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Applications: Marine Science, Robotics Methodologies: Information Fusion, Machine Learning Relevant Projects: NSF, NOAA Connections:

Marine Geological and Biological Habitat Mapping (GeoHab)

Matthew Johnson-Roberson

Assistant Professor, Electrical Engineering and Computer Science, Naval Architecture and Marine Engineering

The increasing economic and environmental pressures facing the planet require cost-effective technological solutions to monitor and predict the health of the earth. Increasing volumes of data and the geographic dispersion of researchers and data gathering sites has created new challenges for computer science. Remote collaboration and data abstraction offer the promise of aiding science for great social benefit. My research in this field has been focused on developing novel methods for the visualization and interpretation of massive environments from multiple sensing modalities and creating abstractions and reconstructions that allow natural scientists to predict and monitor the earth through remote collaboration. Through the promotion of these economically efficient solutions, my work aims to increase access to hundreds of scientific sites instantly without traveling. In undertaking this challenge I am constantly aiming to engage in research that will benefit society.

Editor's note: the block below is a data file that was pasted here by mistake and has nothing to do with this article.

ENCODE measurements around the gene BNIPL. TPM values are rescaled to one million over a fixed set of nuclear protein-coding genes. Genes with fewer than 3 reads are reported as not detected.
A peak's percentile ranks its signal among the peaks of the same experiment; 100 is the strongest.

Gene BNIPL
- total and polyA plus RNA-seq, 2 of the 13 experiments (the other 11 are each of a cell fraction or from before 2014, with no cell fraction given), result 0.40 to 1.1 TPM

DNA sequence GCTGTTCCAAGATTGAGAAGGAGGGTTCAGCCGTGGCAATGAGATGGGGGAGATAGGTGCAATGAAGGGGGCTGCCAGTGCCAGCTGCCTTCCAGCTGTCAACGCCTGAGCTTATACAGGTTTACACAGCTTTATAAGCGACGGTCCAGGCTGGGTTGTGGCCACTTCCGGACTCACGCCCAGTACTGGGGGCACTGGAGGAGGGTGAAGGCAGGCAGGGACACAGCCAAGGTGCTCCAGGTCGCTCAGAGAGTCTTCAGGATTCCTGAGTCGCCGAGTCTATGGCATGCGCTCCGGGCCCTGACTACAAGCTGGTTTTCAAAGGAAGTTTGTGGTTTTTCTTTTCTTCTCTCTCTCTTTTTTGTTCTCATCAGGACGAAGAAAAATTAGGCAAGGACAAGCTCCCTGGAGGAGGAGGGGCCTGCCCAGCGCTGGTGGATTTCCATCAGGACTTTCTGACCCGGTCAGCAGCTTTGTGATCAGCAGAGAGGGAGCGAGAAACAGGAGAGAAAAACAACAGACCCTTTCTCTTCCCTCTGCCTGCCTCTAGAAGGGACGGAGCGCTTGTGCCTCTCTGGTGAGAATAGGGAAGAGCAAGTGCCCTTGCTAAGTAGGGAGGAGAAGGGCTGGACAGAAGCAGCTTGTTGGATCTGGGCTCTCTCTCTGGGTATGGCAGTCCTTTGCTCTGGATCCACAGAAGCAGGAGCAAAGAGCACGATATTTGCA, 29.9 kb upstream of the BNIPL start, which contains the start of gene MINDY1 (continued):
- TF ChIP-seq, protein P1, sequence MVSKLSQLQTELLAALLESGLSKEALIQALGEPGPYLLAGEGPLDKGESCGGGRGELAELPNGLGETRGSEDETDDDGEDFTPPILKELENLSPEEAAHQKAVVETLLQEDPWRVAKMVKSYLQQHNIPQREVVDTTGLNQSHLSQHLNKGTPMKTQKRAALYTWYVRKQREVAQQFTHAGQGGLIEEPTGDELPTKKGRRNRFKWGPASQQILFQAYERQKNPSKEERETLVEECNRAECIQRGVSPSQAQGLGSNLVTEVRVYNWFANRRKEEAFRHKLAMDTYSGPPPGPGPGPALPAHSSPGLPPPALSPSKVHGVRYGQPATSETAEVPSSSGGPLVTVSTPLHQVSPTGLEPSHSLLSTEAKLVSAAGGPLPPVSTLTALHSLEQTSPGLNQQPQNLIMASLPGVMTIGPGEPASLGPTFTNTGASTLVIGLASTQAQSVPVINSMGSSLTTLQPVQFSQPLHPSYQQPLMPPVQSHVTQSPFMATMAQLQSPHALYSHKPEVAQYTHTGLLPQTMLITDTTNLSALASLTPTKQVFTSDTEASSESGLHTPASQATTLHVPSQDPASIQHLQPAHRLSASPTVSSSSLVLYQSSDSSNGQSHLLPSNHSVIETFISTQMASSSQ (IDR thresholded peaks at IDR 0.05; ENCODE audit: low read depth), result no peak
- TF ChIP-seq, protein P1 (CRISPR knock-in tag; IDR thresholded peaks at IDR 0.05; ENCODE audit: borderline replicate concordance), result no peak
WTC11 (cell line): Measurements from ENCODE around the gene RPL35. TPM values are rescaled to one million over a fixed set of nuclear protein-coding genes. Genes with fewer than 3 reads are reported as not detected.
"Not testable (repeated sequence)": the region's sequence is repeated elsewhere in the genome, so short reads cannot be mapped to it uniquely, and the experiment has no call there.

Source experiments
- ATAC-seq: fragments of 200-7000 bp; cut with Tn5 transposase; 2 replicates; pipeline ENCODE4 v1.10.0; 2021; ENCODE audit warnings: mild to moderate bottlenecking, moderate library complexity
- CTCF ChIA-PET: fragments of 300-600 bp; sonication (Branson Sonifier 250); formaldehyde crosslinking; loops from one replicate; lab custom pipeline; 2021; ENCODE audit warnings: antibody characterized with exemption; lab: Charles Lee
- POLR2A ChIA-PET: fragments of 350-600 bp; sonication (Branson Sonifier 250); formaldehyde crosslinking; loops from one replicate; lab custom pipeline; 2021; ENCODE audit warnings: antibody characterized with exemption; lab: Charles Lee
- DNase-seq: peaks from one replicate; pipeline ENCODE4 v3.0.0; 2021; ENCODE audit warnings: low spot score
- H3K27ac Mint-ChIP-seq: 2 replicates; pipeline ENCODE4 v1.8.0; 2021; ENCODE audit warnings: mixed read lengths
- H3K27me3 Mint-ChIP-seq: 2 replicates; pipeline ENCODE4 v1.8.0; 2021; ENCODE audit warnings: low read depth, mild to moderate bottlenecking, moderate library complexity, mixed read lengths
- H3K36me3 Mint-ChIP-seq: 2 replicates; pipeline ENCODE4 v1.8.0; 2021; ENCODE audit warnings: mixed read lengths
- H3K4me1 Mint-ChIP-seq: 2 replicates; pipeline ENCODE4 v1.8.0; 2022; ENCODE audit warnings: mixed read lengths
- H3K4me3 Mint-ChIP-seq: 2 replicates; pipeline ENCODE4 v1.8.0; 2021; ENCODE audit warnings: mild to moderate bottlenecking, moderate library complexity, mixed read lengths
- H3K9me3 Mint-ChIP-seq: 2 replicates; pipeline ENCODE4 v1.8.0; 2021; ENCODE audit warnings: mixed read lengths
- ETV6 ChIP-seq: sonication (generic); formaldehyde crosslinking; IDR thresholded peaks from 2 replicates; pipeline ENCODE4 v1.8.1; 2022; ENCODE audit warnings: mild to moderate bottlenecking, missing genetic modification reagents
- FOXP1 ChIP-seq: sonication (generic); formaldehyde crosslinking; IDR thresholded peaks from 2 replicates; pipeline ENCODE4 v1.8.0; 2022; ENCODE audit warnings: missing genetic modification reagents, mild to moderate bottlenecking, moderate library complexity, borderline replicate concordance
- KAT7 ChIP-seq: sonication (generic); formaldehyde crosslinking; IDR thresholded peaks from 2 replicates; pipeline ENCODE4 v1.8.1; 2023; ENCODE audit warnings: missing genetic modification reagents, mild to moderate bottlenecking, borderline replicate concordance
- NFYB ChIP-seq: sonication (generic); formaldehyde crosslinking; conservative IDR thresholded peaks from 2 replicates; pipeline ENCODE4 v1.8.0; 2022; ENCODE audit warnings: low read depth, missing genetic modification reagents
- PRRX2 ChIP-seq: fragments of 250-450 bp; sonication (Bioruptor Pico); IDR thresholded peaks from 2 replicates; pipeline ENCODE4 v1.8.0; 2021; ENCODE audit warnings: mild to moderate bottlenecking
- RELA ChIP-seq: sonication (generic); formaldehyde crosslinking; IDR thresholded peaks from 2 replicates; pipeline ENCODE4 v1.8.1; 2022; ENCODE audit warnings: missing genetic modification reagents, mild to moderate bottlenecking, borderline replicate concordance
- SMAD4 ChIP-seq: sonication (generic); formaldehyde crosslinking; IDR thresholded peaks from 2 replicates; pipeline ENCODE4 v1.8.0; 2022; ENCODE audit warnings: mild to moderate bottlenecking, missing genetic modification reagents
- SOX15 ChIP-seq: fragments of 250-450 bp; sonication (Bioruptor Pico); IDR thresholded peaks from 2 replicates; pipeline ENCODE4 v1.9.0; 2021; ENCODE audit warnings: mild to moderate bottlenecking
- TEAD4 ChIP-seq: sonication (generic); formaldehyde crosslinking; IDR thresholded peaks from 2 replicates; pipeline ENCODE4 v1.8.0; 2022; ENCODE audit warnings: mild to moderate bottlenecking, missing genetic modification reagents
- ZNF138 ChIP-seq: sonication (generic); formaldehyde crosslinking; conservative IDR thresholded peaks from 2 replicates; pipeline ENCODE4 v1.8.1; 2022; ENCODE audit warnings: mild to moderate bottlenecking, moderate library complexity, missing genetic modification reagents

Traditional marine science surveys will capture large amounts of data regardless of the contents or the potential value of the data. In an exploratory context, scientists are typically interested in reviewing and mining data for unique geological or benthic features. This can be a difficult and time consuming task when confronted with thousands or tens of thousands of images. The technique shown here uses information theoretic methods to identify unusual images within large data sets.

Traditional marine science surveys will capture large amounts of data regardless of the contents or the potential value of the data. In an exploratory context, scientists are typically interested in reviewing and mining data for unique geological or benthic features. This can be a difficult and time consuming task when confronted with thousands or tens of thousands of images. The technique shown here uses information theoretic methods to identify unusual images within large data sets.